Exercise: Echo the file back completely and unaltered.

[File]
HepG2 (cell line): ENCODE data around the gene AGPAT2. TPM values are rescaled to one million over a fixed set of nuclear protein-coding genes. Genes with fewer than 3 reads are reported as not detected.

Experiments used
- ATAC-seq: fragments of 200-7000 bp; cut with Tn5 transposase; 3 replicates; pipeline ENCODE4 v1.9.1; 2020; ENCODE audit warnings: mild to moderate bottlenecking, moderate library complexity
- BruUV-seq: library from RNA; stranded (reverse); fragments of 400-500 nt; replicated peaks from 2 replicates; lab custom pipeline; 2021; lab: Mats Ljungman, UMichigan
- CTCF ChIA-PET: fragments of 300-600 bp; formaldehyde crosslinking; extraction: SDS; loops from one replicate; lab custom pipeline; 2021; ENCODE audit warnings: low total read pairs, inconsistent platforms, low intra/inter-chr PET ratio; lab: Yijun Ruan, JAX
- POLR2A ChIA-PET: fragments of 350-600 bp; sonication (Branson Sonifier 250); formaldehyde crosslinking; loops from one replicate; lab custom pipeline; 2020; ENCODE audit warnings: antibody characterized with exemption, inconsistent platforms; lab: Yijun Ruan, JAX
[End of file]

HepG2 (cell line): ENCODE data around the gene AGPAT2. TPM values are rescaled to one million over a fixed set of nuclear protein-coding genes. Genes with fewer than 3 reads are reported as not detected.

Experiments used
- ATAC-seq: fragments of 200-7000 bp; cut with Tn5 transposase; 3 replicates; pipeline ENCODE4 v1.9.1; 2020; ENCODE audit warnings: mild to moderate bottlenecking, moderate library complexity
- BruUV-seq: library from RNA; stranded (reverse); fragments of 400-500 nt; replicated peaks from 2 replicates; lab custom pipeline; 2021; lab: Mats Ljungman, UMichigan
- CTCF ChIA-PET: fragments of 300-600 bp; formaldehyde crosslinking; extraction: SDS; loops from one replicate; lab custom pipeline; 2021; ENCODE audit warnings: low total read pairs, inconsistent platforms, low intra/inter-chr PET ratio; lab: Yijun Ruan, JAX
- POLR2A ChIA-PET: fragments of 350-600 bp; sonication (Branson Sonifier 250); formaldehyde crosslinking; loops from one replicate; lab custom pipeline; 2020; ENCODE audit warnings: antibody characterized with exemption, inconsistent platforms; lab: Yijun Ruan, JAX